She pointed out that I’d asked for brutal honesty. So I relented, and invited her to continue. “I’m sure they cost plenty! But you dress in a way that would impress men, not women. Is it men you’re after?” I shook my head.
“Alright, then you need a new wardrobe. You have more gay friends than any straight guy I know, you have no excuses. Ask one of them to pick out some clothes for you.” I pulled out my phone and made note of it, sending a text to Anthony asking when he was free to go clothes shopping with me. It’ll be nice to hang out one more time before I go. Still no idea how I’ll say goodbye.
“Next up, chew with your mouth closed. For one thing, you have bad teeth. For another, what are you? Six years old, raised in a barn, or both?” Had to give her that one, it’s a bad habit. My teeth really are noticeably crooked too.
Much to the consternation of my parents, having paid big bucks to the orthodontist, my teeth just kinda settled back the way they were after the braces came off. I added that note under the first and prodded her for more. She looked hesitant. “Come on” I urged. “You promised.”
Diane shifted uncomfortably in her seat. I asked if my car was the problem. “No, for fuck’s sake, your car is fine. You always find some way to bring that up, have you noticed? You’re so convinced it’s all about possessions.” I reminded her clothing counts as possessions.
“Yeah but nobody you take out to dinner is gonna ask to see the price tags on your clothes. It’s more about general aesthetic presentation and convincing her you’re competent. You have your shit together. You can groom yourself properly, you can tie a tie, basic adulting.”
Man I hate that word. “Adulting, huh. That’s actually the main reason I asked you to meet me today.” Her expression shifted from irritated to concerned. “Is it something to do with the startup?” I nodded, and searched for the words I wanted. Not finding anything suitable in a hurry, I just blurted it out.
“I’m giving up. The numbers don’t work out. I’m not in the red yet, but there’s no point waiting for the inevitable. By calling it quits early I can avoid going into debt.” She seemed even more aghast than I was. She’d always wanted to see me succeed, being the motherly type.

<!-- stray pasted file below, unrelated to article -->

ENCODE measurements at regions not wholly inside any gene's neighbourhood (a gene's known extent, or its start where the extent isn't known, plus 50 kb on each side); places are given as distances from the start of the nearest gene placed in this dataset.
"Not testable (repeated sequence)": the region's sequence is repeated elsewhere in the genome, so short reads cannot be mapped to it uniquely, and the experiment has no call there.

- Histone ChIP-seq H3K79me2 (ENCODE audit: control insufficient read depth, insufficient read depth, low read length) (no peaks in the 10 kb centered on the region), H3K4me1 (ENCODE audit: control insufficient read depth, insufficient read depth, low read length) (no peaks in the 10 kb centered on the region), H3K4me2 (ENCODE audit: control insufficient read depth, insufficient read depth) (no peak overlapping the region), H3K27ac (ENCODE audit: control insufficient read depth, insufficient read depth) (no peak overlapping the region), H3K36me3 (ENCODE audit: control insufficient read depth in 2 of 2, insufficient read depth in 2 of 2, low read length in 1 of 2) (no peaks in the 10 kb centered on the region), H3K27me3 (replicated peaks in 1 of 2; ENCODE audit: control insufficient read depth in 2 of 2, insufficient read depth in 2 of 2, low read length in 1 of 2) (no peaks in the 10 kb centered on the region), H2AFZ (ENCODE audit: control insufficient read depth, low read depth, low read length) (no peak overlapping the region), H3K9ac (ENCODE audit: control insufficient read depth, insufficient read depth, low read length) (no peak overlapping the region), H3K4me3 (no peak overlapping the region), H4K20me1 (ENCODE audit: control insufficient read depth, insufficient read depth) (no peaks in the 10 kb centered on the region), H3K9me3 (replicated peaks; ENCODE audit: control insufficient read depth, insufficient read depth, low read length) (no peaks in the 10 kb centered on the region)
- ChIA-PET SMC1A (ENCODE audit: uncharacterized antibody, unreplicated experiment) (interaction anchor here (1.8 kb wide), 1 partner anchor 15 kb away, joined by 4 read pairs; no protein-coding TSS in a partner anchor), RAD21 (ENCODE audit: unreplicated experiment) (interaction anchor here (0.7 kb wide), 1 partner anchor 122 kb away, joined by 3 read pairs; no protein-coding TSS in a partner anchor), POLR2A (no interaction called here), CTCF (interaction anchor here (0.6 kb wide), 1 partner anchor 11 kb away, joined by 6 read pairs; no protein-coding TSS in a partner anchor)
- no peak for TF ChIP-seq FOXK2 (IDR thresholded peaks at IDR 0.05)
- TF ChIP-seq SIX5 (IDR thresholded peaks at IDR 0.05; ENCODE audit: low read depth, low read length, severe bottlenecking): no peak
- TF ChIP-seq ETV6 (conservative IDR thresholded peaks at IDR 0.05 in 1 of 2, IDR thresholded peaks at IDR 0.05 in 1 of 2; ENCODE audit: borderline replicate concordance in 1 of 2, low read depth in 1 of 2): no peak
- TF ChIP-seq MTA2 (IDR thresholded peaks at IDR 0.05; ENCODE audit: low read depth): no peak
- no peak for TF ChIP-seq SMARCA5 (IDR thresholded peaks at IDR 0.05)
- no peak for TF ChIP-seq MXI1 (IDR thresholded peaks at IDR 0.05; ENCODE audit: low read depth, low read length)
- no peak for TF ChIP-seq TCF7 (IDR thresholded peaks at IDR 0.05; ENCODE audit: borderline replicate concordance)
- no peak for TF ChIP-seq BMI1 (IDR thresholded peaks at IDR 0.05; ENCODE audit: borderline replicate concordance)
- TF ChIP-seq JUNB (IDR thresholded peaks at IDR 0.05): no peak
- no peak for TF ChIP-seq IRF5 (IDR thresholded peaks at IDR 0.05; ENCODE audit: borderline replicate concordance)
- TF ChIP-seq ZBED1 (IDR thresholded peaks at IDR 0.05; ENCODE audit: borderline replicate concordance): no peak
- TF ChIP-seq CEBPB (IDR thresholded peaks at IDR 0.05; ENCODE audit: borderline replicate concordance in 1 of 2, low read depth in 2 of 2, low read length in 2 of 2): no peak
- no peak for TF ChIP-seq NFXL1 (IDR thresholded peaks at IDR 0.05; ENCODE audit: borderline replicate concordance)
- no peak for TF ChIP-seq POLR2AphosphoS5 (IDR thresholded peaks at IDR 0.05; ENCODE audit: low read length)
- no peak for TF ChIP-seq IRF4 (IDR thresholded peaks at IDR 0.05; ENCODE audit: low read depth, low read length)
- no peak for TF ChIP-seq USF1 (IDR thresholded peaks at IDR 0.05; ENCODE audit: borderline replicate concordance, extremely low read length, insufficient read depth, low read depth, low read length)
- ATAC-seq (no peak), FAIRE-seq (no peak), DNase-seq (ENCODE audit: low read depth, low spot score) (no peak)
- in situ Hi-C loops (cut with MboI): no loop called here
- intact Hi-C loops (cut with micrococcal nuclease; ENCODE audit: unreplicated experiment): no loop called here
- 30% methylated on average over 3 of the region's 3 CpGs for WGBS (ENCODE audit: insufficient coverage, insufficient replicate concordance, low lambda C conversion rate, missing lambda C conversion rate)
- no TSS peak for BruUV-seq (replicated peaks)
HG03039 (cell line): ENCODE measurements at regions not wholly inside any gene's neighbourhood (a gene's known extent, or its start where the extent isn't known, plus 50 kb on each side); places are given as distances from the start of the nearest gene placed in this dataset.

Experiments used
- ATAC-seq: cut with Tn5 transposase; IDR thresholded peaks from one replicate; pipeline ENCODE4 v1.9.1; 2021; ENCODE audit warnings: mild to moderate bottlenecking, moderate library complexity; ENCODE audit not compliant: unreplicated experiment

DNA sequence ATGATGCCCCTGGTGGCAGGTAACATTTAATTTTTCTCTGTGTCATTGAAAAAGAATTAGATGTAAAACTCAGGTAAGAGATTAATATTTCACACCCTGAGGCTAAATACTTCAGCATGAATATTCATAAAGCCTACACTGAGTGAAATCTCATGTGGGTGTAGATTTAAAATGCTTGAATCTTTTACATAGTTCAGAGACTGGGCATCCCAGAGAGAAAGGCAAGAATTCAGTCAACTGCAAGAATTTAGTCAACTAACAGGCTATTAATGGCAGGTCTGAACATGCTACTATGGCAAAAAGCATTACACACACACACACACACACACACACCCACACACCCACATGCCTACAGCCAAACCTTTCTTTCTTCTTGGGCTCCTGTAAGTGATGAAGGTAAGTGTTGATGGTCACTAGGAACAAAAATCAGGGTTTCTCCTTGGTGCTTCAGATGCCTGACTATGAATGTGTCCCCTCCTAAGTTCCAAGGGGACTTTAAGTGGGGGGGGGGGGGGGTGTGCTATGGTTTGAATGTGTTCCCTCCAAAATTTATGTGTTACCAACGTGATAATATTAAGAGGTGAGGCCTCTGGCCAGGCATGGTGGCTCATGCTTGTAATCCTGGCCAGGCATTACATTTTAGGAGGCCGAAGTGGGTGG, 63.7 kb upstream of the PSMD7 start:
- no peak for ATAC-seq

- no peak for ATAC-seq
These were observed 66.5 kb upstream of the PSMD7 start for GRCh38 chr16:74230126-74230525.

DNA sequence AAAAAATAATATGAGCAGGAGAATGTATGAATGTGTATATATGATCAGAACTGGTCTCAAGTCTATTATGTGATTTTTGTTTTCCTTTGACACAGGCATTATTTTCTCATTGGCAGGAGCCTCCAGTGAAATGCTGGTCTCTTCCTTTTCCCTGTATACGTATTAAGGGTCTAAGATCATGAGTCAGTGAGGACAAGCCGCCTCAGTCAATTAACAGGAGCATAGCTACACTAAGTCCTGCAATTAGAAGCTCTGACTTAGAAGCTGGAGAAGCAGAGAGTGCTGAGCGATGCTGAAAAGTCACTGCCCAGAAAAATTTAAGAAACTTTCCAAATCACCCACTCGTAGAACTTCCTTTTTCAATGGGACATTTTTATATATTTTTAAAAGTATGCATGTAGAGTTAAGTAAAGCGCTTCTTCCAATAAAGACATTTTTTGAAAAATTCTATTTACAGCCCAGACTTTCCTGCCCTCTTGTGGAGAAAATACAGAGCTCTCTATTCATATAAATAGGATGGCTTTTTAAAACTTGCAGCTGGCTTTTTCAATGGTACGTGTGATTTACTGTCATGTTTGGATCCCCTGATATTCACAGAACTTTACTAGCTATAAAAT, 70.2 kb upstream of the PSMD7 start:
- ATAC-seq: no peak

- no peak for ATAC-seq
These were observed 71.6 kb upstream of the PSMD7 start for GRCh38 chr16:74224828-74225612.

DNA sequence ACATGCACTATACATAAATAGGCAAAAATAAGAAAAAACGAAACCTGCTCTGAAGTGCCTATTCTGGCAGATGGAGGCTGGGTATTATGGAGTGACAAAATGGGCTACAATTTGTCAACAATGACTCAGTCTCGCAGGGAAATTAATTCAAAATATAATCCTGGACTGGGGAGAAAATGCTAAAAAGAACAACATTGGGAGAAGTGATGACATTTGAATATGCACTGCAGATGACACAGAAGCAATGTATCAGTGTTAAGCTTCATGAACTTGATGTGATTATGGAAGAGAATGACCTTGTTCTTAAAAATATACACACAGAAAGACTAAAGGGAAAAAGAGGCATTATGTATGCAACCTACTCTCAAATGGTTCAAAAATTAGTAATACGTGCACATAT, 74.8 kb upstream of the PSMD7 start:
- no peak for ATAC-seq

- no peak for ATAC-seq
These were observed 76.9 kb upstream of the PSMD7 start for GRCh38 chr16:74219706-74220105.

“What about your savings? You had more than ten grand squirreled away from the crypto boom a few years ago, last I knew.” What little the government let me keep, after taxes. “I didn’t want to blow all of it on keeping the dream alive for another couple months, because I knew I’d need some left to move back home if things didn’t work out.”
She frowned. Here comes the judgement. Here comes the disappointment. May as well get used to it coming from her, before I’ve got to face my parents. “Some people would say that was planning for failure” she remarked.
“Yeah? Well, it’s easy to play armchair quarterback when you don’t have any skin in the game.” It came out a touch harsher than I intended. She did look a little bit wounded, but I’d not crossed any line so terrible that I should bother apologizing.
“So…that’s it? You move here, you get your own business off the ground…with my help, I might add…then what? You give up on your dreams and run home, tail between your legs?” My turn to wince. She made it sound like I wanted it to turn out this way.
“…Yeah, I guess that’s about the size of it. I tried, okay? I really gave it everything I had. But not everybody can be a winner. Now that it’s finally come crashing down around my ears, I don’t want to fight anymore. I’m tired, Diane. I just…I want to go home.”
A white sedan startled me, zooming past at what must’ve been fifteen to twenty miles over the speed limit. I cursed him briefly, but then wondered if perhaps I was the real idiot for not doing the same. At three in the morning, the densely forested highway was so empty that I’d stopped bothering to keep an eye out for other cars in the rear view mirror.
Even a minute later, my heartbeat hadn’t slowed much. I popped another caffeine pill, the most likely reason for it. My eyes felt dry and helplessly wide. The weight which normally pulls your lids down when you’re tired was instead pinning mine firmly open. It was a struggle even to blink.
Stay Tuned for Part 2!